I’M standing on stage at the West End theatre which has been home to The Lion King for two decades.

The cast have taken their bows, the matinee audience has filed out, and there’s a still quiet in the auditorium. The stage is covered with black jagged lines which, I’m told, represent the scratch marks of a lion. “Even if the audience don’t see them, the performers do. It keeps it authentic,” says Laura O’Toole from the backstage team.

It’s the meticulous attention to detail that goes into this spectacular Tony and Olivier award-winning musical that brings the African savanna and its animals to life. From the lionesses’ hand-sewn beaded corsets to the real horse hair manes of hesian zebras, the show is lovingly crafted by a skilled creative team.

This month is the 20th anniversary of The Lion King in the West End. It premiered in October 1999 at the Lyceum Theatre, which remains its London home. The show has been performed in nine languages and as well as the West End and Broadway there are currently productions in Germany, Spain, Japan, South Korea and America.

Next spring The Lion King comes to Bradford. Disney Theatrical Group’s much-loved show will be at the Alhambra for seven weeks - the only Yorkshire venue on the UK tour. “What you see here is what you’ll get in Bradford,” says Laura, leading me backstage at the Lyceum, for a fascinating glimpse at how the West End’s biggest show is put together.

The story of young lion Simba’s epic journey towards becoming king is brought to the stage with 232 puppets and over 350 beautiful costumes reflecting a range of cultural influences. Puppets and masks portray 25 species of wildlife, from tiny birds to a life-size elephant.

The show’s distinctive look, blending ancient theatrical techniques with modern staging devices, is the brainchild of Julie Taymor, the first woman to win a Tony for Best Director of a Musical. Drawing from the puppetry and movement of her epic theatre and opera productions, and using African and Indonesian influences, she created hundreds of masks and puppets, with co-designer Michael Curry, and designed the costumes.

“She was drawn to the humanity of the story - the grief and coming to terms with responsibility,” says Laura. “With the puppetry, you see both performers and animals they represent on stage. The human face is visible, conveying emotion.”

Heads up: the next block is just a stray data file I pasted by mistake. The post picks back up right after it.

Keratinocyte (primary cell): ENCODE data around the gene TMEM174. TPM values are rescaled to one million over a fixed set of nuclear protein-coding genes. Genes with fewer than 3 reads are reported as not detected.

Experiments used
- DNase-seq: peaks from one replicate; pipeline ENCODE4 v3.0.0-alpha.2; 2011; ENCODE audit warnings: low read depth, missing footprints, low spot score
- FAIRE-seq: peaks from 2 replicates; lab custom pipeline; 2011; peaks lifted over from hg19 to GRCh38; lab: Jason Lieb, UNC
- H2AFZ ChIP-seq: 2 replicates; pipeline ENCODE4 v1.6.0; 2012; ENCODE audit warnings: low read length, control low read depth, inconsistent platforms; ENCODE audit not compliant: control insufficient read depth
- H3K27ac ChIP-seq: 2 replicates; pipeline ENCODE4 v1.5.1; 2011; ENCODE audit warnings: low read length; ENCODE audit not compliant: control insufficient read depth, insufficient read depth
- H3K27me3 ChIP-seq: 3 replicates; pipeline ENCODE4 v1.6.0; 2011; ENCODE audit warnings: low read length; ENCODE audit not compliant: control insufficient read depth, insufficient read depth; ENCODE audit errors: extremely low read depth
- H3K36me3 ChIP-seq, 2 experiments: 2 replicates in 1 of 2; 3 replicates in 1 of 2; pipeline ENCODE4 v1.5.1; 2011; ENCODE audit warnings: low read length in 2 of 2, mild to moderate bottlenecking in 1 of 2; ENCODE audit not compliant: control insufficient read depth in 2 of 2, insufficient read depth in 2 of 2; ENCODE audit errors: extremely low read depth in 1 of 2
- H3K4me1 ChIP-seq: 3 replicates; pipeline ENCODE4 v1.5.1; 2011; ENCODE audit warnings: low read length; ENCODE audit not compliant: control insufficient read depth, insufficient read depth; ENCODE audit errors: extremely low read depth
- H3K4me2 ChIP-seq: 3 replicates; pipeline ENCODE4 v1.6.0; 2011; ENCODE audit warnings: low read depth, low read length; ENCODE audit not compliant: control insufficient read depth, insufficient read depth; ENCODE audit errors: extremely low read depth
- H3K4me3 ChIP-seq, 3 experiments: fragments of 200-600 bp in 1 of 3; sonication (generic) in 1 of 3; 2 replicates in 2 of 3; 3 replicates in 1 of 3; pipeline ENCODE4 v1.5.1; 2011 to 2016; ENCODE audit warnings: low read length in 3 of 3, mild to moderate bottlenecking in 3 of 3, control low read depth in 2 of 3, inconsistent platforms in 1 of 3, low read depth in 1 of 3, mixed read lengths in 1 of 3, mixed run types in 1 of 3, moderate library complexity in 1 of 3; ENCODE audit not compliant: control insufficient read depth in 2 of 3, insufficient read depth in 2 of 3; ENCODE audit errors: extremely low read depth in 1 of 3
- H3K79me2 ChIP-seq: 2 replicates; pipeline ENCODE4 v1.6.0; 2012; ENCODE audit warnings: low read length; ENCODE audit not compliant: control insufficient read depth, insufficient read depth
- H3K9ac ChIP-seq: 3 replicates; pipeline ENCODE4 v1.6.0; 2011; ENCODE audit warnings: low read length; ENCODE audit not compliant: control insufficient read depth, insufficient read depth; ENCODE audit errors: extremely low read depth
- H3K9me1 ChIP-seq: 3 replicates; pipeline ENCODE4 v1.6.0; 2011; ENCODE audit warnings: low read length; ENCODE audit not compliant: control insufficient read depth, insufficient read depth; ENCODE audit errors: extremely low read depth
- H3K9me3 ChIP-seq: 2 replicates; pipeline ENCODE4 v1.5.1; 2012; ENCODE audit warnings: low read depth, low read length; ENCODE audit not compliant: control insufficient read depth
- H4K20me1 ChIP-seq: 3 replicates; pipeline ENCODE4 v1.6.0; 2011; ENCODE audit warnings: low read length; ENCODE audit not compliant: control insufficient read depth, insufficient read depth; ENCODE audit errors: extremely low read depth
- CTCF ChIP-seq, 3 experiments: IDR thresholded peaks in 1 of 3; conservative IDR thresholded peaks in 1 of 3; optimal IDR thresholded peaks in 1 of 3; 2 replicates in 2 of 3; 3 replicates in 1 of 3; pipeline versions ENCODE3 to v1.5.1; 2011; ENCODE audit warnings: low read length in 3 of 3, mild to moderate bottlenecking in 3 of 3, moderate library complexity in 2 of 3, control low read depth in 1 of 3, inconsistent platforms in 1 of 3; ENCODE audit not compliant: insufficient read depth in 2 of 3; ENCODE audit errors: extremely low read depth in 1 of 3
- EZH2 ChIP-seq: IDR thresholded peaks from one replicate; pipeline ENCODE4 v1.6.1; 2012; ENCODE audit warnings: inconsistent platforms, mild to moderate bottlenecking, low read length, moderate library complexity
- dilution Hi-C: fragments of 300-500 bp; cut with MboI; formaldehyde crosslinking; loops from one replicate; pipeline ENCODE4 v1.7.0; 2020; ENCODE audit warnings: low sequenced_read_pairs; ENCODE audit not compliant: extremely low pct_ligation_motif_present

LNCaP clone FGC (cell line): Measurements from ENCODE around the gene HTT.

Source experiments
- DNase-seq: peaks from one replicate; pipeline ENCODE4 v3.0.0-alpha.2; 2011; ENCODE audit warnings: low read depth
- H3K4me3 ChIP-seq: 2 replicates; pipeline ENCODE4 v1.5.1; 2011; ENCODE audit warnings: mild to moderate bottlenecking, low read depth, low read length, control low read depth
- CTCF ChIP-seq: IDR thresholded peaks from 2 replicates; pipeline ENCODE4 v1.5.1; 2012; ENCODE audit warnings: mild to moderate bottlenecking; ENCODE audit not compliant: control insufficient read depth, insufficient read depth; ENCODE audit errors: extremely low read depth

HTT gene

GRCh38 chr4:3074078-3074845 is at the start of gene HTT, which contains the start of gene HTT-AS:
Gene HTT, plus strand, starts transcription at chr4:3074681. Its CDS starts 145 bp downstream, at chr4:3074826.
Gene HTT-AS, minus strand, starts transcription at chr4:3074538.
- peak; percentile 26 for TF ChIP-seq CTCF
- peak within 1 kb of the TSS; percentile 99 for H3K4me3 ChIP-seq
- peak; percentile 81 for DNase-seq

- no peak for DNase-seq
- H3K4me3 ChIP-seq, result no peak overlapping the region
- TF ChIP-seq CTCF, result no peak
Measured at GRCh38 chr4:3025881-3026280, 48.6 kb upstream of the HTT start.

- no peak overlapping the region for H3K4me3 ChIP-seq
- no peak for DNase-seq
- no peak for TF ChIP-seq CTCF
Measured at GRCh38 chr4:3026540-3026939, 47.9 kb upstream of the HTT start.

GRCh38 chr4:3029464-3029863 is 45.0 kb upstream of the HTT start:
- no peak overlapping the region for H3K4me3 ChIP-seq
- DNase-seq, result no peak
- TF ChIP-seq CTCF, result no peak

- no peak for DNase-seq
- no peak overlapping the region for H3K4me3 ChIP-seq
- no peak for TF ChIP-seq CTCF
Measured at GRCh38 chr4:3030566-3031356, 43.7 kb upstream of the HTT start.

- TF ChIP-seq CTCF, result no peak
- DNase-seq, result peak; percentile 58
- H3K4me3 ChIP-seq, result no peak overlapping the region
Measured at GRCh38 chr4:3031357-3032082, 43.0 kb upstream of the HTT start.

Beneath the dazzling costumes and show-stopping numbers is the simple, touching story of a lion cub who finds himself lost and, thanks to love and friendship, manages to return home. Some of the show’s biggest moments, not least the buffalo stampede scene, use old theatrical methods. While the stampede, drawn from the Victorian ‘forced perspective’ technique, is thrilling and fills the stage, a tense shadow puppet scene where Simba follows villainous Scar into danger is striking in its simplicity.

Up close, the puppets are beautiful. Standing in the wingspace, where sets, props, masks and costumes are stored, I’m surrounded by handpainted carbon fibre animals - antelopes, grinning hyenas, Mufasa and Simba masks (one of five representations of Simba on stage), long giraffe legs, a cheetah harness. The piercing gaze of Scar’s mask appears; his mane a spiky tuft, the eyebrows asymmetrical, sculpted bamboo giving him a haunted, skeletel appearance. “He looks unbalanced, untrustworthy, edgy,” says Laura.

Zazu, Scar’s bird, is operated by a Japanese form of puppetry. His feathers are handpainted and stuck on by hand. “The wardrobe team works around the clock; there’s a lot of wear and tear which means ongoing maintenance work, from pasting masks to sewing on beads,” says Laura, handing me one of the lioness corsets. It’s heavy, covered in handsewn beads from around the world. “Each corset is different; the designs reflect the age and hierarchy of the lionesses.”

The wingspace is where performers get changed, often quickly, between scenes. The make-up is very specific and applied with brushes specially designed for the show. The cast are taught to operate puppets; opening eyes, flapping wings, moving necks and walking like animals. “The puppets become an extension of them,” says Laura. “And as well as wearing masks and operating puppets and harnesses, they’re performing in a very specific way. There are many dance techniques - ballet, hip-hop, street, Indonesian. The show has its own choreography.”

This is a huge show to take on the road. It will arrive at the Alhambra in 23 trailers - and a dedicated, highly skilled team of people, on and off stage, will bring it to life.

* The Lion King is at the Alhambra from April 30 to June 20, 2020. Tickets are on (01274) 432000 or bradford-theatres.co.uk